IIoT projects should be small and fast, learning as you go
Published on : Friday 08-10-2021
Stephen Mellor, Chief Technical Officer, Industry IoT Consortium.
Today, most industry stakeholders are aware of the many benefits of IIoT, yet are wary of joining the revolution. What could be the reasons?
There are several. Every company is different, of course, but I would say that risk is a major factor.
Let’s say you are a decision-maker in a large industrial company and I tell you that I can improve your efficiency by 5% using this hot new technology. What would your reaction be? You would probably think about up-front costs and ask about return-on-investment. You’d also want to know where this technology has been used before (and as Geoffrey A Moore pointed out in Crossing the Chasm, my answer had better be “in your competitor’s plant, in the same industry”). Then you’d ask about time: How long will it take to implement? And how much production time will be lost? Then you’d ask about the possibility of failure. If my (technologist’s) answer is that there’s 0.5% chance things will go dreadfully wrong and your plant will be down for a week, would you be willing to take that risk? And would your boss? How much do you value your job?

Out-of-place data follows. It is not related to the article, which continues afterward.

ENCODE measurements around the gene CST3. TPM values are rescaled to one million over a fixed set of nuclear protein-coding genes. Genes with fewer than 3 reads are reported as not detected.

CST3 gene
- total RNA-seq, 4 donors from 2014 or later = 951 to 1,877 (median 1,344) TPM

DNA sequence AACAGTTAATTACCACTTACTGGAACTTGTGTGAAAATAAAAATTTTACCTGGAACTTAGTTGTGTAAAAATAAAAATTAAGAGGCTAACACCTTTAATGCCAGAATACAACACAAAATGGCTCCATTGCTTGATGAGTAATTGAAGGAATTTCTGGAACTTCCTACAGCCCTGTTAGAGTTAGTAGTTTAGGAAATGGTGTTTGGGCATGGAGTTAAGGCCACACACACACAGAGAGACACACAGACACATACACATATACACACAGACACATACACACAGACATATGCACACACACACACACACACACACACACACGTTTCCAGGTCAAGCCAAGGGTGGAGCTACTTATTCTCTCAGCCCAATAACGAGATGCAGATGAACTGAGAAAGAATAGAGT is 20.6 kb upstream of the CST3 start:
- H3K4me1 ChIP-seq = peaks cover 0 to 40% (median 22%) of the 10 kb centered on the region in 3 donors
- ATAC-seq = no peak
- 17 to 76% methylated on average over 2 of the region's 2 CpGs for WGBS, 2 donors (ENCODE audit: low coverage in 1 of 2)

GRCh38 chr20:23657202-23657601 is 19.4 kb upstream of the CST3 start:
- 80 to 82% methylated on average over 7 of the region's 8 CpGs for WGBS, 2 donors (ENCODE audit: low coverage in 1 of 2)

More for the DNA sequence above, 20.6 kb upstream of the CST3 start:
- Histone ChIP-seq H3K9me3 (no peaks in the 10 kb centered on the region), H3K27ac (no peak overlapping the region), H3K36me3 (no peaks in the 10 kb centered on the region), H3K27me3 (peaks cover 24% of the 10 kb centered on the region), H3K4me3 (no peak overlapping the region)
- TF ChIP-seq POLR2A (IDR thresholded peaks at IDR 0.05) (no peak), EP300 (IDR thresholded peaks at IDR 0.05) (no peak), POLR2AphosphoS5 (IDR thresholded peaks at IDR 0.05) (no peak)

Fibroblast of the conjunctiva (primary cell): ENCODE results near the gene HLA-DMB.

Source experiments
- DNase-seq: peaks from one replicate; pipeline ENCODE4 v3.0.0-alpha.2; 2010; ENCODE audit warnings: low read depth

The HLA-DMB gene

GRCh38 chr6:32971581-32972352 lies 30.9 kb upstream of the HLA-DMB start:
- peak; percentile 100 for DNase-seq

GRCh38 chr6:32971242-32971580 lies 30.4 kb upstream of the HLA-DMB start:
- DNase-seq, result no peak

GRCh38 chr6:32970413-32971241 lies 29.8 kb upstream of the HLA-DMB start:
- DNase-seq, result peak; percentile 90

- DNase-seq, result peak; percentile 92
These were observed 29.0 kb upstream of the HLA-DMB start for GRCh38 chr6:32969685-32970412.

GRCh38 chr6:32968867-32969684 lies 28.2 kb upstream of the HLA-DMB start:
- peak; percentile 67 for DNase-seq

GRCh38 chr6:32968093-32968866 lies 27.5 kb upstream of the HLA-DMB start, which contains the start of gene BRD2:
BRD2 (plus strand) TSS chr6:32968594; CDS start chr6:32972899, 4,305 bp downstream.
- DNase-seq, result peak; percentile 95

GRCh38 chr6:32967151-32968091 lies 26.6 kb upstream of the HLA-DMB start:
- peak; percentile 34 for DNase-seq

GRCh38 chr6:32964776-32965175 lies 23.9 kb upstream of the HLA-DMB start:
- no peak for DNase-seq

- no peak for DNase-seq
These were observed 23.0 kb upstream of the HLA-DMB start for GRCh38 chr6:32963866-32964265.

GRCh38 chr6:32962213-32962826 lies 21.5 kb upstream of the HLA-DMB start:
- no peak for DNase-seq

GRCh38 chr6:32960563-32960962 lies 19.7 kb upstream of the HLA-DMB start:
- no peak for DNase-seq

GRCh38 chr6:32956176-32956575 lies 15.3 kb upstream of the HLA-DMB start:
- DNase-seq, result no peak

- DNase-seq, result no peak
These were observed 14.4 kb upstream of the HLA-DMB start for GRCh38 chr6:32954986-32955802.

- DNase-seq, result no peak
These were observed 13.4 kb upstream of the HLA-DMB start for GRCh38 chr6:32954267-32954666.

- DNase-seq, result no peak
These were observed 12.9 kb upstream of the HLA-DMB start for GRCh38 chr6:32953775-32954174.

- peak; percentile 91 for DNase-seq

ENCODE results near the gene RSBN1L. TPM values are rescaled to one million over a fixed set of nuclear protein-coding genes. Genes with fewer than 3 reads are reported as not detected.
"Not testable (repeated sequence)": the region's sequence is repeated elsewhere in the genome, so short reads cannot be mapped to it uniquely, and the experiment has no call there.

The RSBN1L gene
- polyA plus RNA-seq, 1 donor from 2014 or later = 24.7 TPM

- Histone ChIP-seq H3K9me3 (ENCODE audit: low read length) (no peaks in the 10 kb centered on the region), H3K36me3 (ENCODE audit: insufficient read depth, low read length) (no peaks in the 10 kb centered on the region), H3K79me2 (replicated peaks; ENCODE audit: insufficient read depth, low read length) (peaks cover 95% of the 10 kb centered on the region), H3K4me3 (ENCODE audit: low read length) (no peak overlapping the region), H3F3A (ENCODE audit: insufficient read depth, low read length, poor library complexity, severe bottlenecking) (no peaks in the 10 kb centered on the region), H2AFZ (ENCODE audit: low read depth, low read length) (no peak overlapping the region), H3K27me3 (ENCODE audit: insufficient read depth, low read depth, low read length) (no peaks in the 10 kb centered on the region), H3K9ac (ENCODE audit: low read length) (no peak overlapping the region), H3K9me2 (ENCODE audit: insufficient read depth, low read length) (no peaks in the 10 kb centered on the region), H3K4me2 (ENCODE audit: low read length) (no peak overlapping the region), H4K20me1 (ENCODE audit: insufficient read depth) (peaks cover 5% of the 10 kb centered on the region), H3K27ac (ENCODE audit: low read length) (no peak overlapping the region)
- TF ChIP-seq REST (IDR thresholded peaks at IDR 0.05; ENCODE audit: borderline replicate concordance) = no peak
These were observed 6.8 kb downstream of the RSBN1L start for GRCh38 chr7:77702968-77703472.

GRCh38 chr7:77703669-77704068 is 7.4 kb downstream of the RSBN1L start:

Faced with these kinds of odds, caution is in order. And that caution—while entirely reasonable—will make you wary of joining the revolution.
What are the challenges manufacturers face in adopting IIoT solutions?